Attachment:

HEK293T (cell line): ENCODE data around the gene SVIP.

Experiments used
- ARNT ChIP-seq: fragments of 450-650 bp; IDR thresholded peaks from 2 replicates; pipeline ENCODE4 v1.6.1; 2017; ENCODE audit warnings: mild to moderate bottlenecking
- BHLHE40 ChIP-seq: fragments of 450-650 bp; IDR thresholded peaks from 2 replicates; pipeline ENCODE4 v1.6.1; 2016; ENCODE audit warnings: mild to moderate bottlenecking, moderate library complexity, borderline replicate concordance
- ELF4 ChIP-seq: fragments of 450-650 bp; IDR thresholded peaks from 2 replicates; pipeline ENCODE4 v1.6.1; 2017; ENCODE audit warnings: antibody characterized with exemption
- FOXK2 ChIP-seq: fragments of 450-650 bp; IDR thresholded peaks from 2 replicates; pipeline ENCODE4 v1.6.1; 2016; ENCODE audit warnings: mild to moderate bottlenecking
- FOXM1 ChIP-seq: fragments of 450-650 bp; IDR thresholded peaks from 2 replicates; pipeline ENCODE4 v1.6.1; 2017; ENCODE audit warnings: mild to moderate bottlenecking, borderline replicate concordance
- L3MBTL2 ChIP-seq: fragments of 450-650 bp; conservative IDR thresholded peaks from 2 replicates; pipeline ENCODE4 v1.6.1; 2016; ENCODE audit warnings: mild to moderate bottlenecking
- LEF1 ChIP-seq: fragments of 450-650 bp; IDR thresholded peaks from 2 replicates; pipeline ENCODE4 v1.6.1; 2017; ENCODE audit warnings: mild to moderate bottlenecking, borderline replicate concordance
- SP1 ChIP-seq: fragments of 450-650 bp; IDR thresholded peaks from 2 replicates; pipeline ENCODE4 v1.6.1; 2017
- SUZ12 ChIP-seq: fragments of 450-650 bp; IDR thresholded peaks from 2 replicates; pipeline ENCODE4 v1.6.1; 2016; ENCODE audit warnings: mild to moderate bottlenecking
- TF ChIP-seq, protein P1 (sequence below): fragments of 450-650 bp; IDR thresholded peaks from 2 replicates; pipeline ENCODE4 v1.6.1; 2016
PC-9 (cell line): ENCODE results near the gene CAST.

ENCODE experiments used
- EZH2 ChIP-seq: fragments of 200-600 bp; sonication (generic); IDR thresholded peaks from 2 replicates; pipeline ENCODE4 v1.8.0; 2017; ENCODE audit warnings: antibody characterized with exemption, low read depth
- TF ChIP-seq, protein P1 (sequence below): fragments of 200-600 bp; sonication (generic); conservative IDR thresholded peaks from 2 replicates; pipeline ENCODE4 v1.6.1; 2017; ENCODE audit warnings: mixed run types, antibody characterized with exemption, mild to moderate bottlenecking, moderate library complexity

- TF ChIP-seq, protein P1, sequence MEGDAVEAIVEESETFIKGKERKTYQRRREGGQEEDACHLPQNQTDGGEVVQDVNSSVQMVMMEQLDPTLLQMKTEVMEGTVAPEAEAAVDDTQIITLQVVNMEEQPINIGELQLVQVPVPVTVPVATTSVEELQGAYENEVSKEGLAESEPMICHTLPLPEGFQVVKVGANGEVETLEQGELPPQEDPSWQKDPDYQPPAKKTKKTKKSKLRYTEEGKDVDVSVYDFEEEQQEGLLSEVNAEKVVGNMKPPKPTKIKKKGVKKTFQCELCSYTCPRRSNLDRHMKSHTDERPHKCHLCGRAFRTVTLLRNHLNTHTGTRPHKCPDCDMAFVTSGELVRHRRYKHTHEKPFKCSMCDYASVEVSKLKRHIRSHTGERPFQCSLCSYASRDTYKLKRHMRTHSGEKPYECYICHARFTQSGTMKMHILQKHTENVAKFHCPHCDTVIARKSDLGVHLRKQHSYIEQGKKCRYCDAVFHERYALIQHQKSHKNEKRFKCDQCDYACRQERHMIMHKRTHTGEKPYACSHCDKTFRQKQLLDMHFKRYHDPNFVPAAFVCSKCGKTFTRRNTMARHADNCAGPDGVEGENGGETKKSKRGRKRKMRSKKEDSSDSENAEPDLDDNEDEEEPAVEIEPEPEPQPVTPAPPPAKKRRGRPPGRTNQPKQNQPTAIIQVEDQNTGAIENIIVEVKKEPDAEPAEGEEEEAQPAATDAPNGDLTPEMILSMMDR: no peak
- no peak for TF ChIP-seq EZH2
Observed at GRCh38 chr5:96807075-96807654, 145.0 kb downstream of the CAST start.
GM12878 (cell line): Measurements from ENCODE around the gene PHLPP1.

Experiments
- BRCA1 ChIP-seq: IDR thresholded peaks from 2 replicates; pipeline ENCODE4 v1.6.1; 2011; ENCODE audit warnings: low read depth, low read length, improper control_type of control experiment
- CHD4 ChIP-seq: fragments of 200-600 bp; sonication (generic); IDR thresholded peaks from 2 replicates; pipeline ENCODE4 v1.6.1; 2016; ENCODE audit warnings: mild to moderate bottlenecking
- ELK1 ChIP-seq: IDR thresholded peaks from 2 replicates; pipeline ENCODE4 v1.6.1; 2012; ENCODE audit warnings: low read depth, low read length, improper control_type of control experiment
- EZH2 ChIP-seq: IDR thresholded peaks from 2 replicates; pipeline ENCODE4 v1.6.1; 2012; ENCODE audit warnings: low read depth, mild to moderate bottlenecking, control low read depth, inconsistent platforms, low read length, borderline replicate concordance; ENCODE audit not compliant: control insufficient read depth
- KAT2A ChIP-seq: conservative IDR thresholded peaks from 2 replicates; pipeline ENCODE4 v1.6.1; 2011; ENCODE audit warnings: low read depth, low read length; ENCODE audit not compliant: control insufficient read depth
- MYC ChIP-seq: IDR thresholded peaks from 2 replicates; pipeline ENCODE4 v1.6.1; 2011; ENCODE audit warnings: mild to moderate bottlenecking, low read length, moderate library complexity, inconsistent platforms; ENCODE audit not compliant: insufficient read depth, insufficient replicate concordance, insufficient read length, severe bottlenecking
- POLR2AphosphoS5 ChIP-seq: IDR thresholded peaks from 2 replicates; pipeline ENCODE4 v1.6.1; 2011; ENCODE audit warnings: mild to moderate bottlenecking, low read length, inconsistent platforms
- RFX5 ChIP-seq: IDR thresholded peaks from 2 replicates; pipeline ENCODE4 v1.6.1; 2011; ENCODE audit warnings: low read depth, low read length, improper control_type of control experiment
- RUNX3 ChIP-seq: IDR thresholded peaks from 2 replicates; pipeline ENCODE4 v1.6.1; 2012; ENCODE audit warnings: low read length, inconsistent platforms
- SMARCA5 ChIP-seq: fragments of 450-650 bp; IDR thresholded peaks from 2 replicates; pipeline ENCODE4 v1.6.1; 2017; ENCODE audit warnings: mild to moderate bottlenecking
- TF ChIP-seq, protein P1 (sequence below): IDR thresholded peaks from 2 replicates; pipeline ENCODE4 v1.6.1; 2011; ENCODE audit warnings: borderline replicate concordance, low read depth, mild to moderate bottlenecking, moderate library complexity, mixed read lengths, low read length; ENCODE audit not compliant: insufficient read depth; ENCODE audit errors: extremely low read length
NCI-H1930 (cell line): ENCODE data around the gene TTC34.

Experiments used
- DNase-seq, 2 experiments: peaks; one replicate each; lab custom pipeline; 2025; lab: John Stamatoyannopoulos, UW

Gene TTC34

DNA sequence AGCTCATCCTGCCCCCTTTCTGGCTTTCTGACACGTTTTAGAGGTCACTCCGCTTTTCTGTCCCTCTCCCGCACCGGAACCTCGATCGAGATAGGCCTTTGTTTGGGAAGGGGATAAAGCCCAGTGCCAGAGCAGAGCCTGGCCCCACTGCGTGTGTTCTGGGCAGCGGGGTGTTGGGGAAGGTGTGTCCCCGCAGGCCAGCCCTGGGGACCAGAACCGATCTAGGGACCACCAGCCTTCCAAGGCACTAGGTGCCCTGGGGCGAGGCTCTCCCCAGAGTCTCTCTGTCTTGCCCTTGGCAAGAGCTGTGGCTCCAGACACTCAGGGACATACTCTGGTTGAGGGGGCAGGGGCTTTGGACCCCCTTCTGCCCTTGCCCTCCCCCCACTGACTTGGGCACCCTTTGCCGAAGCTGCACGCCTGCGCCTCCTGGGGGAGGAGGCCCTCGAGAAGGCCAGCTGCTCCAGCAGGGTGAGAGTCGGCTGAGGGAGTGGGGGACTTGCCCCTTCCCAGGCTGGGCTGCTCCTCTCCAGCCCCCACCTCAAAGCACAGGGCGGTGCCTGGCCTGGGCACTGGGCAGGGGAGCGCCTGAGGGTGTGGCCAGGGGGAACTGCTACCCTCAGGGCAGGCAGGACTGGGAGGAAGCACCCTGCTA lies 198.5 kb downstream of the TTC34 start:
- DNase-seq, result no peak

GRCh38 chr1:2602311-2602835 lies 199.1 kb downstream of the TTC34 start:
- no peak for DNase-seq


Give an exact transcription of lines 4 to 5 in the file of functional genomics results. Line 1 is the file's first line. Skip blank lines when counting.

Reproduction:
- BHLHE40 ChIP-seq: fragments of 450-650 bp; IDR thresholded peaks from 2 replicates; pipeline ENCODE4 v1.6.1; 2016; ENCODE audit warnings: mild to moderate bottlenecking, moderate library complexity, borderline replicate concordance
- ELF4 ChIP-seq: fragments of 450-650 bp; IDR thresholded peaks from 2 replicates; pipeline ENCODE4 v1.6.1; 2017; ENCODE audit warnings: antibody characterized with exemption